Punjab is a region straddling the border between Punjab (Pakistan) and Punjab (India).
The area now known as the Greater Punjab comprises what were once vast territories of eastern Pakistan and northern western India. The bigger section of the Punjab is now 80% within Pakistan and the rest with the Republic of India.
World history is divided into two distinct eras – Before Christ (BC) and After Death of Christ (AD). For millions of people living in the Indian sub continent, it is divided into two similar eras – Before Partition and Post Partition. 15th August 1947 marked the divisive moment when Pakistan was separated from India.
The entire geography of a sub-continent was soaked in blood. Photographer Margaret Bourke-White who documented the partition era on both sides wrote in her book Halfway to freedom, “The exodus of the children of Israel was dwarfed by the great migration of Muslims, Sikhs, and Hindus which took place upon the partition of India.’
Zar, zoru, and zameen (wealth, woman, and land), all three so beloved to man, were brutally violated. Almost ten million crossed a sketchy line drawn by a crumbling British empire. Only half of them reached an alien land they were forced to call home. Hindus to the east, Muslims to the west.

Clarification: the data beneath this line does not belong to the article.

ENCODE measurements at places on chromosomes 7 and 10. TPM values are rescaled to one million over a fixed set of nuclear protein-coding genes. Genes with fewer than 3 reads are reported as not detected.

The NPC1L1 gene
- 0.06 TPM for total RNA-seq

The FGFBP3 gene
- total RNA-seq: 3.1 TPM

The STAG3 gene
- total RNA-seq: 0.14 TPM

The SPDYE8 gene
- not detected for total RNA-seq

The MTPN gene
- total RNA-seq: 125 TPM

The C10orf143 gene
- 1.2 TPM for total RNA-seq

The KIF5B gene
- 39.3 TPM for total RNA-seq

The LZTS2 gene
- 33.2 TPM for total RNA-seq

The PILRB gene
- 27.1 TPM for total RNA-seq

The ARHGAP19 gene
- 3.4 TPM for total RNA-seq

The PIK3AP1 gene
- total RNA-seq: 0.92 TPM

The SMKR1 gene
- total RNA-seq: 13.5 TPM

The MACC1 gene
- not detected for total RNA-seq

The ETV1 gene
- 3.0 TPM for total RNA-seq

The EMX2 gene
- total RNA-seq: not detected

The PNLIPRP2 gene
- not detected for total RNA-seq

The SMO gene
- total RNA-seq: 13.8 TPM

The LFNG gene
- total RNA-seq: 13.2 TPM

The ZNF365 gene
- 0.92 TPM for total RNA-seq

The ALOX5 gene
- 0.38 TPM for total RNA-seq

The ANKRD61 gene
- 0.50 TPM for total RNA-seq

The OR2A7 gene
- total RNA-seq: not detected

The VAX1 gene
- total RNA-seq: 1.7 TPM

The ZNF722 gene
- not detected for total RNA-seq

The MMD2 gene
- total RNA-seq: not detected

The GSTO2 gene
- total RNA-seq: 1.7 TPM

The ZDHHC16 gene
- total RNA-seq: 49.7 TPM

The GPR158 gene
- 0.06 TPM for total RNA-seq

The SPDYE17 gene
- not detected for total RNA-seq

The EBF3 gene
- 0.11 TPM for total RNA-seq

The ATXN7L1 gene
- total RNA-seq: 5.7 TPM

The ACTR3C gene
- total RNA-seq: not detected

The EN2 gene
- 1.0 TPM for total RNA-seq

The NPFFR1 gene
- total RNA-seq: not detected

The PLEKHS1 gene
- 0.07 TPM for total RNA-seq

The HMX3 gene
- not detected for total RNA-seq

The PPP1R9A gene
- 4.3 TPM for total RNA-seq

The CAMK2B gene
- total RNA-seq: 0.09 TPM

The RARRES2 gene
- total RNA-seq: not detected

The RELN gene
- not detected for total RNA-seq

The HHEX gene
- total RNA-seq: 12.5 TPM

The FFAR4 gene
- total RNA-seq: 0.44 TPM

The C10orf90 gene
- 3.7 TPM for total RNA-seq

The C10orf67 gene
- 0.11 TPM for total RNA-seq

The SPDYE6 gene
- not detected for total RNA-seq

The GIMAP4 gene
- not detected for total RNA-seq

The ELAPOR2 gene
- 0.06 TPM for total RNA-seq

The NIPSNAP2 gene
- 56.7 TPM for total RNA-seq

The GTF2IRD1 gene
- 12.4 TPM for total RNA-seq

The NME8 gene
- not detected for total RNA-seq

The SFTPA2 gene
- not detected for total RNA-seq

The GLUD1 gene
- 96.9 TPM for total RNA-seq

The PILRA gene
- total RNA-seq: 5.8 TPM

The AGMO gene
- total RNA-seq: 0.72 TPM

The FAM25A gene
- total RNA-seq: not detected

In September 2009, The Alliance Françoise and the Annemarie-Schimmel-Haus in Lahore have collaborated in a project that deals with the differences and similarities between India and Pakistan.
Nadia Riaz, director of Annemarie-Schimmel-Haus in Lahore says, ‘The countries India and Pakistan have a common history and cultural heritage as have Germany and France and the search for common factors is in both cases interesting and important. We would like to enable a meeting point for photographers from all four countries where they will come together and capture these similarities and differences on camera. The event will be rounded up with a photo-exhibition at the Lahore Arts College.’